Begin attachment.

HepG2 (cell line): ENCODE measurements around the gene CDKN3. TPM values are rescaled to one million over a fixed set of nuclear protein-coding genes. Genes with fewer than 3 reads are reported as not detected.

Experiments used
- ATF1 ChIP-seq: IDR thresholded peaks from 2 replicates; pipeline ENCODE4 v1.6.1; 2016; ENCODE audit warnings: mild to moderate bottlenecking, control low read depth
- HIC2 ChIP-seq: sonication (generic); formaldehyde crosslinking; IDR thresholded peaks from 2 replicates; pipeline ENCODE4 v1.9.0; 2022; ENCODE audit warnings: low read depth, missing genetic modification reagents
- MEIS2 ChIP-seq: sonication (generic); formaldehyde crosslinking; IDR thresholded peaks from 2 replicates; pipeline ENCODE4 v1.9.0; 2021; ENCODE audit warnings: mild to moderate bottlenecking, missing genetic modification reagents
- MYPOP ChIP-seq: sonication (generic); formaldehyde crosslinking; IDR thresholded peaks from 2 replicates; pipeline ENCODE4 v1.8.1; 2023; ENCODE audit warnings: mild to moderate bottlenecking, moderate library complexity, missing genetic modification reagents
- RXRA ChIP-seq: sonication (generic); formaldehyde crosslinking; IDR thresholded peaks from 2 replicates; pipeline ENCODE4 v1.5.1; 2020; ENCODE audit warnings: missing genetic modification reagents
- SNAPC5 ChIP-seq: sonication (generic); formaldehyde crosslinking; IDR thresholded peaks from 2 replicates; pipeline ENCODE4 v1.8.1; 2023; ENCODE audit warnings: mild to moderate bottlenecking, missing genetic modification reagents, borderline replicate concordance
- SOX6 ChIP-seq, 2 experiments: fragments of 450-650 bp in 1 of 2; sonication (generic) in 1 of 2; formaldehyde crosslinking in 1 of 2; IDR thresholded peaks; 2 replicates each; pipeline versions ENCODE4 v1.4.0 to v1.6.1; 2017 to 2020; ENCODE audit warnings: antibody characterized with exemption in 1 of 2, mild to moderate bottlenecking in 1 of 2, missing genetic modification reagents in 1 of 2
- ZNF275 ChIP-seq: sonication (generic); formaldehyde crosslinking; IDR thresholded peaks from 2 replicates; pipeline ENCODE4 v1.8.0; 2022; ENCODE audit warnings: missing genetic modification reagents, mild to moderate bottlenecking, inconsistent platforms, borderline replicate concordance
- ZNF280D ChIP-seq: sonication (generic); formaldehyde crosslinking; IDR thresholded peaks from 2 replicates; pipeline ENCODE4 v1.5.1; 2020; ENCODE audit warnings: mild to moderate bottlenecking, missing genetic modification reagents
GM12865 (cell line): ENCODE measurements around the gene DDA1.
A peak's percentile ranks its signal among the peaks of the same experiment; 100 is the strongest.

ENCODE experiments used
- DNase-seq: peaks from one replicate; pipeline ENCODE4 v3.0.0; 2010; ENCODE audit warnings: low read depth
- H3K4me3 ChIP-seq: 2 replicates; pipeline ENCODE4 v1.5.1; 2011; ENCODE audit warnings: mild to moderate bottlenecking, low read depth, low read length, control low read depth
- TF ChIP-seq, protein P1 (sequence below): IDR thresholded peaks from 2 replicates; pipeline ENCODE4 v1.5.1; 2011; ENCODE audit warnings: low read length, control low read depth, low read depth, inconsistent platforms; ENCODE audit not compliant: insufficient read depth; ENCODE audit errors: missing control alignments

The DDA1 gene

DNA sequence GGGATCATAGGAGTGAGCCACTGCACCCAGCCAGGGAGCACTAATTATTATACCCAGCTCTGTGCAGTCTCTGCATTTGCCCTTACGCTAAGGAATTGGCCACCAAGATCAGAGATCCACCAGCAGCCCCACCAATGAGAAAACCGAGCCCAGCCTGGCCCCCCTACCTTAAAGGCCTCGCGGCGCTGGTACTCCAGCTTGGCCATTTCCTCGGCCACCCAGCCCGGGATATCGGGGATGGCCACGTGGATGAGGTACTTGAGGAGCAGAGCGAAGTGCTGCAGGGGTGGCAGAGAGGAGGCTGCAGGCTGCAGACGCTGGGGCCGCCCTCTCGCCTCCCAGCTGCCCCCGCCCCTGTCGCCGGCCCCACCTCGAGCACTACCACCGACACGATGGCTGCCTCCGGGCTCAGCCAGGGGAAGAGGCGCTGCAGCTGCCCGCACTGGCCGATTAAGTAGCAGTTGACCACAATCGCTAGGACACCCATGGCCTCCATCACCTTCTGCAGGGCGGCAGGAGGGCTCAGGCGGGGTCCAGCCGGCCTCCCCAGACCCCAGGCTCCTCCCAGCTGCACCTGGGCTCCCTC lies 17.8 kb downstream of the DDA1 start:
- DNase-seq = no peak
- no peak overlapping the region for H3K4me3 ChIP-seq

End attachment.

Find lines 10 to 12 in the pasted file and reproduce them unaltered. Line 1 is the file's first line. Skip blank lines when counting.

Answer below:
- ZNF275 ChIP-seq: sonication (generic); formaldehyde crosslinking; IDR thresholded peaks from 2 replicates; pipeline ENCODE4 v1.8.0; 2022; ENCODE audit warnings: missing genetic modification reagents, mild to moderate bottlenecking, inconsistent platforms, borderline replicate concordance
- ZNF280D ChIP-seq: sonication (generic); formaldehyde crosslinking; IDR thresholded peaks from 2 replicates; pipeline ENCODE4 v1.5.1; 2020; ENCODE audit warnings: mild to moderate bottlenecking, missing genetic modification reagents
GM12865 (cell line): ENCODE measurements around the gene DDA1.